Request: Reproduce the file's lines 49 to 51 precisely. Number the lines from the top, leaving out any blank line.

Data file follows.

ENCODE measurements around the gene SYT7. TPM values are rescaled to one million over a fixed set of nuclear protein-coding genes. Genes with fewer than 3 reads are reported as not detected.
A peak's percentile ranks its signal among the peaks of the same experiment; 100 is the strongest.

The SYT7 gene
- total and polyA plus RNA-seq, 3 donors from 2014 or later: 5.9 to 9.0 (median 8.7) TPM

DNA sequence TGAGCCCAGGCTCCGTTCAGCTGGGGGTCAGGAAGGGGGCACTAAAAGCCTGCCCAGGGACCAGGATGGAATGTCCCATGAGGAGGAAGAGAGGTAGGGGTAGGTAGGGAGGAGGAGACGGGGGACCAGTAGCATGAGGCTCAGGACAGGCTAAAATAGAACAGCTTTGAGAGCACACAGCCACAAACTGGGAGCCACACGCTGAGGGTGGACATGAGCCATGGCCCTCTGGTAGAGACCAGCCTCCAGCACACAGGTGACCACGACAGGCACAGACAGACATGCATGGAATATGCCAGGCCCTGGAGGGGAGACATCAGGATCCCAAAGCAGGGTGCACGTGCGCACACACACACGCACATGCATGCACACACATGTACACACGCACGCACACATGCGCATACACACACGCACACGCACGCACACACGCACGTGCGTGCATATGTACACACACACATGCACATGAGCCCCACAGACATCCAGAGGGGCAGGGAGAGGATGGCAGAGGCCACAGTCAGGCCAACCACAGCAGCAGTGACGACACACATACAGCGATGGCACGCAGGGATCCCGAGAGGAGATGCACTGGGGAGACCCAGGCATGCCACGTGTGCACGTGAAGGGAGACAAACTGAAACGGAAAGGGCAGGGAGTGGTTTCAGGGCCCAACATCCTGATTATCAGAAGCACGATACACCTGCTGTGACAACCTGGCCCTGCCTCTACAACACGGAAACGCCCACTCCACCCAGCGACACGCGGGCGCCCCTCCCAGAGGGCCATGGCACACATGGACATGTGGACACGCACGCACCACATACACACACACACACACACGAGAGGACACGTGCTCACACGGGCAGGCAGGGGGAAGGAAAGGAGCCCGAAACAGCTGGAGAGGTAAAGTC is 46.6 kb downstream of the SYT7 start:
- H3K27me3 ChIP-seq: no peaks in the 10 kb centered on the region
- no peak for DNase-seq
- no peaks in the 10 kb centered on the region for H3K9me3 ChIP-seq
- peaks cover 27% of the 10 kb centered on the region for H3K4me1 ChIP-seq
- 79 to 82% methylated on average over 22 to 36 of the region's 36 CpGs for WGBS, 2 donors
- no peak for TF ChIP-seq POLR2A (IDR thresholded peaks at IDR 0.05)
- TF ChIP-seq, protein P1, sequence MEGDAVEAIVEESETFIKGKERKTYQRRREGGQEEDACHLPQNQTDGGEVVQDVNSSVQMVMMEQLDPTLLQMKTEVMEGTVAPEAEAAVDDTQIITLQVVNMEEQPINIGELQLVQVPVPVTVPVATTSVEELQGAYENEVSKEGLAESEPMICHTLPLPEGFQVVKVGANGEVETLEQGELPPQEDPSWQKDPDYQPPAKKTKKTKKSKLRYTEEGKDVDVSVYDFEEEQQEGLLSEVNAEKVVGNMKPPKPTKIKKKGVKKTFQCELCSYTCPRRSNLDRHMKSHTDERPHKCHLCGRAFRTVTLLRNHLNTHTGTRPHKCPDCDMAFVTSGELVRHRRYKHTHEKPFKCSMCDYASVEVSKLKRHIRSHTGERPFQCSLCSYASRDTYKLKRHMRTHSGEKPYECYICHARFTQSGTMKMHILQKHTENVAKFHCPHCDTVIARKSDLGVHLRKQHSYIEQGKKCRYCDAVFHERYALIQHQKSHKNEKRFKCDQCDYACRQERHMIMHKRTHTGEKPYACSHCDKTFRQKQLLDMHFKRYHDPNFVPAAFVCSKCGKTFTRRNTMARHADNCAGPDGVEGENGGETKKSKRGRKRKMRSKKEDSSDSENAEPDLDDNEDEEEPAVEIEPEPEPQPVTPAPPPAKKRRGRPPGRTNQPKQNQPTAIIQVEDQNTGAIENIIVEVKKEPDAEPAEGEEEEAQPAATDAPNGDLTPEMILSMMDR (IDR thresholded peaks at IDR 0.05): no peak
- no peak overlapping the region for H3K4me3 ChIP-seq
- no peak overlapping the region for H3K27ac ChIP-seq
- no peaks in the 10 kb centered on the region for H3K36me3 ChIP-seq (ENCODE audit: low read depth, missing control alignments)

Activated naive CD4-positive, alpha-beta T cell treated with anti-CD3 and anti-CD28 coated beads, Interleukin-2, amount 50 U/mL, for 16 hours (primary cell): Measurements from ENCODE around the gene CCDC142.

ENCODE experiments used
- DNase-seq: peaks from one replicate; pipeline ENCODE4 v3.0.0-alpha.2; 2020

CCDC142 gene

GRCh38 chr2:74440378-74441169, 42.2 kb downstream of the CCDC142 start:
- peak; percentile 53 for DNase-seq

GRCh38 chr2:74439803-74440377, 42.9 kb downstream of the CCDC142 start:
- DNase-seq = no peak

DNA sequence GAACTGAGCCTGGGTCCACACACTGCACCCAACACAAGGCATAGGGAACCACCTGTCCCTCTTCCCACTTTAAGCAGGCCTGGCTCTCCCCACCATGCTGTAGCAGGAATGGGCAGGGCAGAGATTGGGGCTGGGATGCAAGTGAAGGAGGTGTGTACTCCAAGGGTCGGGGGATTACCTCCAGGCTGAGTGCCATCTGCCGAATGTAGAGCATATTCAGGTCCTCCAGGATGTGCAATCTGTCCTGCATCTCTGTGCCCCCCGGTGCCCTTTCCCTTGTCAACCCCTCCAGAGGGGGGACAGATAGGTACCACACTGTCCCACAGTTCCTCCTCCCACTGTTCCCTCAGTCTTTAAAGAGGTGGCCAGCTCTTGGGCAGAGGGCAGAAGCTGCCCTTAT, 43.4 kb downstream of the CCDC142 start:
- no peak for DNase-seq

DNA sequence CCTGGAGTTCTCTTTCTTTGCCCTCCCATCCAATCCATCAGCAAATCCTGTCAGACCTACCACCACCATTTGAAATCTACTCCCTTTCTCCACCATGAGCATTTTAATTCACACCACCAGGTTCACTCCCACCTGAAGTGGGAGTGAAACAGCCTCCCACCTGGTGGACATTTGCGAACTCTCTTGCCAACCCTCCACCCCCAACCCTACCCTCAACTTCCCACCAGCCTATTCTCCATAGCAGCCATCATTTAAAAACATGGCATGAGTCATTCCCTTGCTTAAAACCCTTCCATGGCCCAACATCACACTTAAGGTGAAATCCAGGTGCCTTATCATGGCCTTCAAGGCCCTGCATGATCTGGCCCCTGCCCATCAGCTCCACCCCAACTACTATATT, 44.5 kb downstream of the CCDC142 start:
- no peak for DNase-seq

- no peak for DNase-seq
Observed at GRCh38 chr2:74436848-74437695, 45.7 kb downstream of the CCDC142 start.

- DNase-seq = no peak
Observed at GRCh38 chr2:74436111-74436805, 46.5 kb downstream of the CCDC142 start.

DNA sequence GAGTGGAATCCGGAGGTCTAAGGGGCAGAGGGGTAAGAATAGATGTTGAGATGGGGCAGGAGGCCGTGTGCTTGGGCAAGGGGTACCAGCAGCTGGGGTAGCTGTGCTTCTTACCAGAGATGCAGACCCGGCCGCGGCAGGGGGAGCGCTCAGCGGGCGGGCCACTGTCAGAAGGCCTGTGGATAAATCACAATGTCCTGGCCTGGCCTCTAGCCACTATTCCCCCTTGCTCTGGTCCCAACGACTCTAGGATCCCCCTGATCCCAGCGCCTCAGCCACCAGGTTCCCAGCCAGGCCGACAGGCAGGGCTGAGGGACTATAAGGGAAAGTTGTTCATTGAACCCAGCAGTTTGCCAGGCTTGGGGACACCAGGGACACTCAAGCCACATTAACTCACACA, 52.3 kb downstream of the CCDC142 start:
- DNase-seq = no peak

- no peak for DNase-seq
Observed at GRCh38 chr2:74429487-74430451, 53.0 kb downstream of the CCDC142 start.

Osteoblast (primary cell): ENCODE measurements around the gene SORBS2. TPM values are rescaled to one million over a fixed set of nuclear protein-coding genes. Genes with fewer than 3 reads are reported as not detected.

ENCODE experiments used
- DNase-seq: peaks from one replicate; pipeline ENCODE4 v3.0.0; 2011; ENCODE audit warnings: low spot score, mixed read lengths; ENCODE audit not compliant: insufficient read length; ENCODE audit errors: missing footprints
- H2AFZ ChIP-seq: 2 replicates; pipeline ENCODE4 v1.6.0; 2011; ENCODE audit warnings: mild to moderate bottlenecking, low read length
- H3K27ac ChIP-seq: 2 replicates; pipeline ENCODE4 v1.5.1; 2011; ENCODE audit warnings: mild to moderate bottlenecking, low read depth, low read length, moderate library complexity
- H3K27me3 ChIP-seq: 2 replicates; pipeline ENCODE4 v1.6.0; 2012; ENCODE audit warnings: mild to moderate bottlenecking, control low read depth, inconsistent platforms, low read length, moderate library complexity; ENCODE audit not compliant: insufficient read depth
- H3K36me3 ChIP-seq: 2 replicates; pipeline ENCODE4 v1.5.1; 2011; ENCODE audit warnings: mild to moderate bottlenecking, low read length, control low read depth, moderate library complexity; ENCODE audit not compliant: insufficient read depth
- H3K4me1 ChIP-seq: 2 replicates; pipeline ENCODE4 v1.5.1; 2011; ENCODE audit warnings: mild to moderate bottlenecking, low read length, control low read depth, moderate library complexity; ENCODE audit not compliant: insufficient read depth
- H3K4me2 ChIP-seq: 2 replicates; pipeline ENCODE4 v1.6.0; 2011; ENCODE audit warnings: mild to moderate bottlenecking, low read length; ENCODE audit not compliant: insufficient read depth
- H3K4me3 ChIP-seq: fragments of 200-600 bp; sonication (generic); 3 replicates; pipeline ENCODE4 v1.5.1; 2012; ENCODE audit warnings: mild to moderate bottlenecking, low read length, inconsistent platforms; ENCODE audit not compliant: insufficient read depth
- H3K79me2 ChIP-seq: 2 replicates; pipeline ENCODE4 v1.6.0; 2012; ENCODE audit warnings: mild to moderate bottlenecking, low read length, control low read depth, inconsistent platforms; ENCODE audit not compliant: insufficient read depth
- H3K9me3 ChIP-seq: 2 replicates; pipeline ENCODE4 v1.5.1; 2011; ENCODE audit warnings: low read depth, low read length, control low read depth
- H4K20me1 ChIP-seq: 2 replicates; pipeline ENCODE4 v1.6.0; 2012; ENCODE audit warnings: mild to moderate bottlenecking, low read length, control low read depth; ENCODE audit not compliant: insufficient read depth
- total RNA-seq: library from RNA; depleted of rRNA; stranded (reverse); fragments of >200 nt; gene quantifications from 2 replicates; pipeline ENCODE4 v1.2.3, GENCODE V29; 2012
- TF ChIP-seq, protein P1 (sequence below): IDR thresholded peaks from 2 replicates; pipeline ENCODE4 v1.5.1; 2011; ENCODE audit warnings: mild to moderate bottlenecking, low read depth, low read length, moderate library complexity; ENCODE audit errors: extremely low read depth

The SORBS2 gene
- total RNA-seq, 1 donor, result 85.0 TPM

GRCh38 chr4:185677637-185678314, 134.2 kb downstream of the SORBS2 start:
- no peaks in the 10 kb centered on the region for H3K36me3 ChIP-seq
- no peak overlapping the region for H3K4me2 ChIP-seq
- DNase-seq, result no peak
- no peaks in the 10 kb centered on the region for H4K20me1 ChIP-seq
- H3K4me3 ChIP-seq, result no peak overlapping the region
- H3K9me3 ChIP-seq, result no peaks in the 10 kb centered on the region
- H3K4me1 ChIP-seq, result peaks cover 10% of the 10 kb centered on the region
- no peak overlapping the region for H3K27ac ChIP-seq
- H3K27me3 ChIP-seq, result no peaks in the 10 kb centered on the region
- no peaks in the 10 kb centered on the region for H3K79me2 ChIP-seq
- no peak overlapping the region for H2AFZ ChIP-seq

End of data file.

- total RNA-seq: library from RNA; depleted of rRNA; stranded (reverse); fragments of >200 nt; gene quantifications from 2 replicates; pipeline ENCODE4 v1.2.3, GENCODE V29; 2012
- TF ChIP-seq, protein P1 (sequence below): IDR thresholded peaks from 2 replicates; pipeline ENCODE4 v1.5.1; 2011; ENCODE audit warnings: mild to moderate bottlenecking, low read depth, low read length, moderate library complexity; ENCODE audit errors: extremely low read depth

The SORBS2 gene